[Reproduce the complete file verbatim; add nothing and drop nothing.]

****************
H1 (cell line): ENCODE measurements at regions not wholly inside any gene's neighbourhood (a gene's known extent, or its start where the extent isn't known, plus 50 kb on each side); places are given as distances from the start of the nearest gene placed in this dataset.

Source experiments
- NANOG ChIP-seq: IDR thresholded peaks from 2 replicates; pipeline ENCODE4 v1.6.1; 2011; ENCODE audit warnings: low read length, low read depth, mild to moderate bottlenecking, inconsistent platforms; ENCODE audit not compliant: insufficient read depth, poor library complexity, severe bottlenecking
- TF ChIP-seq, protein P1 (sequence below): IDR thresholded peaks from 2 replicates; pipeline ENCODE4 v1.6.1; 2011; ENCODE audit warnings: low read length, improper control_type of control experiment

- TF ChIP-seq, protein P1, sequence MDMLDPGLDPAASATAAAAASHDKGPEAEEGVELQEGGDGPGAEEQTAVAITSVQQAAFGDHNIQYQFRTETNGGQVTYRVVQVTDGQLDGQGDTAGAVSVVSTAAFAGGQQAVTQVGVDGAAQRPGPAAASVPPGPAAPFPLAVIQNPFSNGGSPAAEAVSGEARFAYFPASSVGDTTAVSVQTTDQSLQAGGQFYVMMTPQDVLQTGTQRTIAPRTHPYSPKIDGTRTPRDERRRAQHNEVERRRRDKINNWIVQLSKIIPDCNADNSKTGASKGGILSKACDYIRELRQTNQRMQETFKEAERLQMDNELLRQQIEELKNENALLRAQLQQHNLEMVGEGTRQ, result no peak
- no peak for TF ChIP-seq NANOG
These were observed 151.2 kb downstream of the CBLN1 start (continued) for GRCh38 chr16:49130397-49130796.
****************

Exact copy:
H1 (cell line): ENCODE measurements at regions not wholly inside any gene's neighbourhood (a gene's known extent, or its start where the extent isn't known, plus 50 kb on each side); places are given as distances from the start of the nearest gene placed in this dataset.

Source experiments
- NANOG ChIP-seq: IDR thresholded peaks from 2 replicates; pipeline ENCODE4 v1.6.1; 2011; ENCODE audit warnings: low read length, low read depth, mild to moderate bottlenecking, inconsistent platforms; ENCODE audit not compliant: insufficient read depth, poor library complexity, severe bottlenecking
- TF ChIP-seq, protein P1 (sequence below): IDR thresholded peaks from 2 replicates; pipeline ENCODE4 v1.6.1; 2011; ENCODE audit warnings: low read length, improper control_type of control experiment

- TF ChIP-seq, protein P1, sequence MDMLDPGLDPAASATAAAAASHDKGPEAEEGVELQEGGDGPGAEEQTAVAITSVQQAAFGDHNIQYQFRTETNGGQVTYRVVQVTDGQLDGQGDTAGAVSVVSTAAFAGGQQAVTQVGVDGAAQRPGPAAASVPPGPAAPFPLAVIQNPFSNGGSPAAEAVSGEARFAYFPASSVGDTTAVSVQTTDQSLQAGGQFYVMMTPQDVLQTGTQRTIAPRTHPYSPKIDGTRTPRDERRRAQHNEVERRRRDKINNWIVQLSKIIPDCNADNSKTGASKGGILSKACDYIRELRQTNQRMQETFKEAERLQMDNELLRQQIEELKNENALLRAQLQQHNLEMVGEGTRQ, result no peak
- no peak for TF ChIP-seq NANOG
These were observed 151.2 kb downstream of the CBLN1 start (continued) for GRCh38 chr16:49130397-49130796.